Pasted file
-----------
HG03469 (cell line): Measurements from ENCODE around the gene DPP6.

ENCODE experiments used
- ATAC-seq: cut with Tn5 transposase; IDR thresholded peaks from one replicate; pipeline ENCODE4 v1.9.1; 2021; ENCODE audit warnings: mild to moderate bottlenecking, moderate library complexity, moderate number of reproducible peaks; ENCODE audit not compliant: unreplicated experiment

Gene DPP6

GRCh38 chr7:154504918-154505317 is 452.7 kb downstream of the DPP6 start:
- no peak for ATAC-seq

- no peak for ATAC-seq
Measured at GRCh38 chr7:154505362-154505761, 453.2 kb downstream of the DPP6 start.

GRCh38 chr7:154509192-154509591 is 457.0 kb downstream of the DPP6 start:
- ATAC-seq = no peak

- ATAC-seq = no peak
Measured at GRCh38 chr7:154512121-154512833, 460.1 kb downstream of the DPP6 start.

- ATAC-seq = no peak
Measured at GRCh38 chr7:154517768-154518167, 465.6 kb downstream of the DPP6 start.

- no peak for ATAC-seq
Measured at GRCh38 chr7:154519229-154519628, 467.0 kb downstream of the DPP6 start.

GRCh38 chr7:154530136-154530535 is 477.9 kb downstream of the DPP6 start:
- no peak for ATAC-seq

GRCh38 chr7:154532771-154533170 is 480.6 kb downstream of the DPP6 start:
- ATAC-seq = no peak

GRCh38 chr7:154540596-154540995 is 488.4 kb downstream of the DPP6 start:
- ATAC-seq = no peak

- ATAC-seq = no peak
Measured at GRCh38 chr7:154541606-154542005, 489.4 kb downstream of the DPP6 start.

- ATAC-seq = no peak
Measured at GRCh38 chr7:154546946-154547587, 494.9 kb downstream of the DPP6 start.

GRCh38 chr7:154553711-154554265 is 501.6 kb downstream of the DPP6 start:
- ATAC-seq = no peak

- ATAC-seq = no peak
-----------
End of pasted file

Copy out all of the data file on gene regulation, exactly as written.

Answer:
HG03469 (cell line): Measurements from ENCODE around the gene DPP6.

ENCODE experiments used
- ATAC-seq: cut with Tn5 transposase; IDR thresholded peaks from one replicate; pipeline ENCODE4 v1.9.1; 2021; ENCODE audit warnings: mild to moderate bottlenecking, moderate library complexity, moderate number of reproducible peaks; ENCODE audit not compliant: unreplicated experiment

Gene DPP6

GRCh38 chr7:154504918-154505317 is 452.7 kb downstream of the DPP6 start:
- no peak for ATAC-seq

- no peak for ATAC-seq
Measured at GRCh38 chr7:154505362-154505761, 453.2 kb downstream of the DPP6 start.

GRCh38 chr7:154509192-154509591 is 457.0 kb downstream of the DPP6 start:
- ATAC-seq = no peak

- ATAC-seq = no peak
Measured at GRCh38 chr7:154512121-154512833, 460.1 kb downstream of the DPP6 start.

- ATAC-seq = no peak
Measured at GRCh38 chr7:154517768-154518167, 465.6 kb downstream of the DPP6 start.

- no peak for ATAC-seq
Measured at GRCh38 chr7:154519229-154519628, 467.0 kb downstream of the DPP6 start.

GRCh38 chr7:154530136-154530535 is 477.9 kb downstream of the DPP6 start:
- no peak for ATAC-seq

GRCh38 chr7:154532771-154533170 is 480.6 kb downstream of the DPP6 start:
- ATAC-seq = no peak

GRCh38 chr7:154540596-154540995 is 488.4 kb downstream of the DPP6 start:
- ATAC-seq = no peak

- ATAC-seq = no peak
Measured at GRCh38 chr7:154541606-154542005, 489.4 kb downstream of the DPP6 start.

- ATAC-seq = no peak
Measured at GRCh38 chr7:154546946-154547587, 494.9 kb downstream of the DPP6 start.

GRCh38 chr7:154553711-154554265 is 501.6 kb downstream of the DPP6 start:
- ATAC-seq = no peak

- ATAC-seq = no peak